If you are fortunate enough to get a deal with a traditional publishing house, then your manuscript will go through multiple rounds of editing. If you are interested in self-publishing, then I urge you to have your manuscript edited. Readers are savvy. They don’t want to pay $2.99 for a novel that is actually a first draft. Readers want good stories and if you are a self-published author, it’s your responsibility to make sure you are putting forward the best, most professional content that you can. That means you need to get your work to an editor.

However, before you go sending your manuscript off to the first person you find online, it’s important that you understand the different types of editing available. And by the way, if you are serious about being a writer then you should hire a professional editor for the following three processes: structural/developmental edit, copyedit and proofread. You may have to hire different editors for all three stages, or you may find an editor who offers all three.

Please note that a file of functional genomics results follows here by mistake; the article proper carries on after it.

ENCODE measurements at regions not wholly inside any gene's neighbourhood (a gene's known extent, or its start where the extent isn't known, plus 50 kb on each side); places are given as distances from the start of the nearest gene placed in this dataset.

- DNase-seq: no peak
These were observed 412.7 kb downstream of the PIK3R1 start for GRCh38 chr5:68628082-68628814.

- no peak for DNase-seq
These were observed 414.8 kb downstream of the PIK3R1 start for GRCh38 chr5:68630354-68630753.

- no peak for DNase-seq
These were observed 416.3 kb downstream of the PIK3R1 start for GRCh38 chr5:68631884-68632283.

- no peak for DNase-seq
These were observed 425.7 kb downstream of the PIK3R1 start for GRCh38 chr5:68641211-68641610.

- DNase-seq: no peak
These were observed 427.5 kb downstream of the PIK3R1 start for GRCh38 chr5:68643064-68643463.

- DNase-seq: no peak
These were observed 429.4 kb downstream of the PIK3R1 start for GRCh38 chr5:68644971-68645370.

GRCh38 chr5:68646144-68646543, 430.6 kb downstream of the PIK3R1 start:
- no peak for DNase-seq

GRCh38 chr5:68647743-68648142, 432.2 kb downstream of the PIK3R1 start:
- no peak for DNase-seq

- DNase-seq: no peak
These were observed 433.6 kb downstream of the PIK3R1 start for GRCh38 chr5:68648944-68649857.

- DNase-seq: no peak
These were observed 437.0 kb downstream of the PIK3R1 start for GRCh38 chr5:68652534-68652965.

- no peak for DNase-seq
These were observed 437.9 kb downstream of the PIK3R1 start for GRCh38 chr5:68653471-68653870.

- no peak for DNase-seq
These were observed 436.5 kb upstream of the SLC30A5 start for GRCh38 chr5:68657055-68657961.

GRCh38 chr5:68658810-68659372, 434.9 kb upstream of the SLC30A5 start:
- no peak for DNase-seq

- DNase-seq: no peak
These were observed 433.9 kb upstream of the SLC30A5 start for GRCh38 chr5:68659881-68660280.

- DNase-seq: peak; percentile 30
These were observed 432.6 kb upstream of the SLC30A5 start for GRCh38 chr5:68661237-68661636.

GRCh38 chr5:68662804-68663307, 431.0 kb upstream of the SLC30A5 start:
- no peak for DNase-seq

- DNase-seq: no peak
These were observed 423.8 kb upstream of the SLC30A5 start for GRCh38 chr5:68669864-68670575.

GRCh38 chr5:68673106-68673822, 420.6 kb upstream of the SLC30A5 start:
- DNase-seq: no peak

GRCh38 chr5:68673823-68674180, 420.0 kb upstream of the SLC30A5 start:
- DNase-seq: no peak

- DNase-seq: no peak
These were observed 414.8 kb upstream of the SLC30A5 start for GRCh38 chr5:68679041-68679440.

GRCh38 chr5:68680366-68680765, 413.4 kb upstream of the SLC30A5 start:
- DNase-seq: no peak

A word of advice, if you hire an editor to do the structural/developmental edit and copyedit, it may be wise to hire a different editor to do the final proofread. Why? If an editor has performed both the structural and copy edit on your manuscript, they may miss errors/typos during the proofreading stage because they have become overly familiar with the work.

Structural/Developmental Editing

Structural editing focuses intensely on the novels core drive: character and plot. Typically, a structural editor will read your entire manuscript while taking careful note of how each element of the story is working. They will analyse your work for consistency, believability and effectiveness with a particular focus on big-picture elements such as:

  • Voice/style
  • Plot
  • Pacing
  • Timeline
  • Characterisation
  • Story Arc
  • Character Arc.

Some structural editors may also provide feedback regarding the manuscripts potential target audience and its overall marketability.